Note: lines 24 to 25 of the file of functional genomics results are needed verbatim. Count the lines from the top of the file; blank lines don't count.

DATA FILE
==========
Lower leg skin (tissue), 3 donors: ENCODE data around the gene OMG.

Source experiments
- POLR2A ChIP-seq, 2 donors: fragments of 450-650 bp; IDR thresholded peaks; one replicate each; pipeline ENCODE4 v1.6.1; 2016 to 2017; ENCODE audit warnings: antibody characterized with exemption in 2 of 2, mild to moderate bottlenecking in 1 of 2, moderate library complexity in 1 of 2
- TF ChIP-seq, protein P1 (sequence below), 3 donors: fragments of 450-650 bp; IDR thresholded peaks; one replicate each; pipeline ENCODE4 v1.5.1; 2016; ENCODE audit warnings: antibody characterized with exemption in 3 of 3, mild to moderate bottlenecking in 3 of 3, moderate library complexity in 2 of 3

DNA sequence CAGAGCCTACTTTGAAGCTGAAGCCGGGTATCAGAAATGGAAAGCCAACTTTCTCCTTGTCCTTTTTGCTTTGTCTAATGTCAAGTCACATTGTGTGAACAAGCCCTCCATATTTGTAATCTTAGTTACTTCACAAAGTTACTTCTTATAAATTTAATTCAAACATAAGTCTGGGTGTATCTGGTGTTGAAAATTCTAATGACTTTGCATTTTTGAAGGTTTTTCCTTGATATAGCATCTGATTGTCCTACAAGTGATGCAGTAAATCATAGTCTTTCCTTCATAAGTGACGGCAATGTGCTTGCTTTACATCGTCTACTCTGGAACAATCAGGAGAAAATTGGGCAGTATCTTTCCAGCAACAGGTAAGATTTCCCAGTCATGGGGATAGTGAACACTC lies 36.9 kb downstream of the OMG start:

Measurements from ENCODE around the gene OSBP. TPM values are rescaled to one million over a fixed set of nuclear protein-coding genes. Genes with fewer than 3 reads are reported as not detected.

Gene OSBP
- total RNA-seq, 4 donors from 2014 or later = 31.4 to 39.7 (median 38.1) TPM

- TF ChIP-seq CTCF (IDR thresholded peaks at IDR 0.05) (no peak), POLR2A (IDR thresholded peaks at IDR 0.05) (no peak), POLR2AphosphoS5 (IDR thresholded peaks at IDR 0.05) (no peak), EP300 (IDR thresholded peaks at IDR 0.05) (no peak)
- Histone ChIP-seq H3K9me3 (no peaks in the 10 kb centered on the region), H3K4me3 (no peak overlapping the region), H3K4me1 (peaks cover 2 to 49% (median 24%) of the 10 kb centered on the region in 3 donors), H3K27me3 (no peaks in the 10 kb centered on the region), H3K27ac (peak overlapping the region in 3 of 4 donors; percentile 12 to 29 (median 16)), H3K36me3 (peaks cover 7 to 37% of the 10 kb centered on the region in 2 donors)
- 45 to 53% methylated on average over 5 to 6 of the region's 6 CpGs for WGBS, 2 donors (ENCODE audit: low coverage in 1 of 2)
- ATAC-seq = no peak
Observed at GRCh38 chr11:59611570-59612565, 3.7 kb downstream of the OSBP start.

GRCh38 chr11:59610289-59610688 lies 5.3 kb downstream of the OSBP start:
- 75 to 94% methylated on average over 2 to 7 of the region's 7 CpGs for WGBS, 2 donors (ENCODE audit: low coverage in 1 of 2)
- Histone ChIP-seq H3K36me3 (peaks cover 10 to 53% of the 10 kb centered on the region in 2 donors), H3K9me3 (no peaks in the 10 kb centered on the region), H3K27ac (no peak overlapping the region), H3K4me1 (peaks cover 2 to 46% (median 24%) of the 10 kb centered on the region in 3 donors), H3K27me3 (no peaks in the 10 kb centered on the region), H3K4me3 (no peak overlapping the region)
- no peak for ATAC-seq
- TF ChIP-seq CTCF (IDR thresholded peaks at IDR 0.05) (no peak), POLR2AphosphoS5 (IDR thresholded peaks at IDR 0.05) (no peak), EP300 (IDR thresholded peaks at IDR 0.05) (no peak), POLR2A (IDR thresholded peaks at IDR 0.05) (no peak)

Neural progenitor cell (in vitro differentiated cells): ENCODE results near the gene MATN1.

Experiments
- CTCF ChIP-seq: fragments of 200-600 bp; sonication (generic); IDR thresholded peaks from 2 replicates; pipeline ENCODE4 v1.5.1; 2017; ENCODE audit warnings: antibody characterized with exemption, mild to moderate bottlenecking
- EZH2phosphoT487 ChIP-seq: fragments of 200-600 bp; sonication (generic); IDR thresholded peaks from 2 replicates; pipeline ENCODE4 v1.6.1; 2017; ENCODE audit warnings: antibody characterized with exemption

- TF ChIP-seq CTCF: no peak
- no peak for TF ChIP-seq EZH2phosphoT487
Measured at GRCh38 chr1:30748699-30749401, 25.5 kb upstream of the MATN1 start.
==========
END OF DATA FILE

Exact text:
- no peak for TF ChIP-seq EZH2phosphoT487
Measured at GRCh38 chr1:30748699-30749401, 25.5 kb upstream of the MATN1 start.